Recently, the North Carolina Biotech Center hosted their fourth annual Ag Biotech Entrepreneurial Showcase event. Paul Ulanch, head of the Biotechnology Crop Commercialization Center explains:
“The program was primarily composed of 12 ag biotech companies, some of them, four, from North Carolina, the rest from somewhere else, one from Portugal. And they talked about a variety of technologies to include plant production, as well as to improve animal health.”
Some of the region’s successful businesses and entrepreneurs also spoke at the event:
“In addition to that, we had some keynote presentation from some seasoned entrepreneurs, to kind of give their take on what it takes to be a successful entrepreneur, as well as Jim Bloom who is the head of Bayer CropScience here in RTP, he gave a keynote presentation on the necessity for innovation for all of agribusiness. He gave some great examples of how innovation that was being discussed at that particular conference was going to be beneficial to Bayer.”
Ulanch outlines some the interests of the attendees to the Symposium:
“A number of the attendees in the audience were actual investors. Some of them were investors that are here in North Carolina, both in RTP and charlotte. We had some other folks from Atlanta, The Netherlands, Chicago area, Boston, and I think a lot of them were interested in the diversity of the technology we were focused on. All the technologies were life science focused, due to the strengths of the state’s biotechnology economy, and this is totally on the top of their minds, as leading opportunities for the future of the innovation of agriculture.”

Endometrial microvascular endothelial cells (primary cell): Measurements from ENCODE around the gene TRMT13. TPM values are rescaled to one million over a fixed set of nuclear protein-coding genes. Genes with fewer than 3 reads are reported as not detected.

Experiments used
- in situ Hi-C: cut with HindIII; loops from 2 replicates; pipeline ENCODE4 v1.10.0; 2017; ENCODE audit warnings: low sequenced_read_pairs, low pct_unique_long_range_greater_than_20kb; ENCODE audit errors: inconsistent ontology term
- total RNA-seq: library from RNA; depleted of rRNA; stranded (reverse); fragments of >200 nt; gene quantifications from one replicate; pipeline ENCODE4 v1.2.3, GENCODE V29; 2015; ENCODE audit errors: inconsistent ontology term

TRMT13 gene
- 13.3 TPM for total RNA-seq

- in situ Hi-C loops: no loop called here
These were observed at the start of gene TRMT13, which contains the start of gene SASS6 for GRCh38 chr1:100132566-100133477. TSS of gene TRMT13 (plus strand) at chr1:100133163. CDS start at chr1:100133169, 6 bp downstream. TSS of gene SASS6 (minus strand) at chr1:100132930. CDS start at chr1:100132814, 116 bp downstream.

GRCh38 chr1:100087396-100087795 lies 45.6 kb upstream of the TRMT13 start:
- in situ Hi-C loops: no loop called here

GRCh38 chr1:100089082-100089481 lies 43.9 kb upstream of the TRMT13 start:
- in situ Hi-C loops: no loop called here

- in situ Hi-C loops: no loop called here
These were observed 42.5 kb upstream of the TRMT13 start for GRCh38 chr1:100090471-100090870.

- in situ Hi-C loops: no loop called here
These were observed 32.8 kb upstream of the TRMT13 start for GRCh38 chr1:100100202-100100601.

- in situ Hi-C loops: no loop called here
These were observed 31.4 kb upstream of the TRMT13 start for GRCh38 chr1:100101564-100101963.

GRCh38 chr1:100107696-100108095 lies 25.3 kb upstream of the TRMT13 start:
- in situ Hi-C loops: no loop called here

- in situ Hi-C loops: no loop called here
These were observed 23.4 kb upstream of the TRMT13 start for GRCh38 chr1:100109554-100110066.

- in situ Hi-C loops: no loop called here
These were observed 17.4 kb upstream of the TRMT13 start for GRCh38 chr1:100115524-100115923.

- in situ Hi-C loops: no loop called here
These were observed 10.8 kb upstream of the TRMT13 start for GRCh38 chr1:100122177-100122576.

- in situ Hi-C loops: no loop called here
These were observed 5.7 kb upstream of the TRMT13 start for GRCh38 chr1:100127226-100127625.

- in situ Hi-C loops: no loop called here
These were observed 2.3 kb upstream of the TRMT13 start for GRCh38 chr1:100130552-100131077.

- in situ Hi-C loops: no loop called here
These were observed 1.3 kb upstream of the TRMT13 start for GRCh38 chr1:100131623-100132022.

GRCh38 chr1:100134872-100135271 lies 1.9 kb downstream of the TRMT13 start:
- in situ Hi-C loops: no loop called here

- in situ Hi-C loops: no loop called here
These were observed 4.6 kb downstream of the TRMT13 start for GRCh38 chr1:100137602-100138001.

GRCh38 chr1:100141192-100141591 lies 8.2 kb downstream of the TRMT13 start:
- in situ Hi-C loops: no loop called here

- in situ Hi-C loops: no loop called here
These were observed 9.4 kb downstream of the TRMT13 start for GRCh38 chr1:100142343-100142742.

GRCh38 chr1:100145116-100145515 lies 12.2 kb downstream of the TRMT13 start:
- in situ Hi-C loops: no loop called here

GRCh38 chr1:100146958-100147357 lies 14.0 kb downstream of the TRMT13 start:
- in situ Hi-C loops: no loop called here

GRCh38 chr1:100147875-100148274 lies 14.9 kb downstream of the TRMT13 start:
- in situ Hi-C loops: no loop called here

Ulanch gives some of the history of the event, and how its evolved:
“The very first year we held this, 2013, it was a North Carolina centric event. All the presenting companies were all from North Carolina, there were still a number of people from out of the state who attended to see who these companies were, and learn about their technologies.
And then, we have slowly broadened this event to include a broader region; the second year was the greater southeast, the third year was the greater east coast, and this is the year that we really opened the doors to allow much broader international participation as far as companies that are presenting. And we did that purposely, what we really want to do is identify new companies, perhaps, that the investors haven’t heard of, to make them want to come to North Carolina, to see new innovation, new companies, new entrepreneurs,
And it’s been very helpful to areas of the country that aren’t not necessarily ‘hot beds’ for agricultural development. Land grant universities, typically have a focus on agriculture, but a lot of other universities may be developing innovation for agriculture, and therefore they don’t necessarily get the attention from investors just because of that unawareness.
So, our event, because of the way it’s structured it created an opportunity for these companies to get up on stage and be realized that they do exist, and many of them had really cool innovations.”
North Carolina Biotech Center’s Paul Ulanch.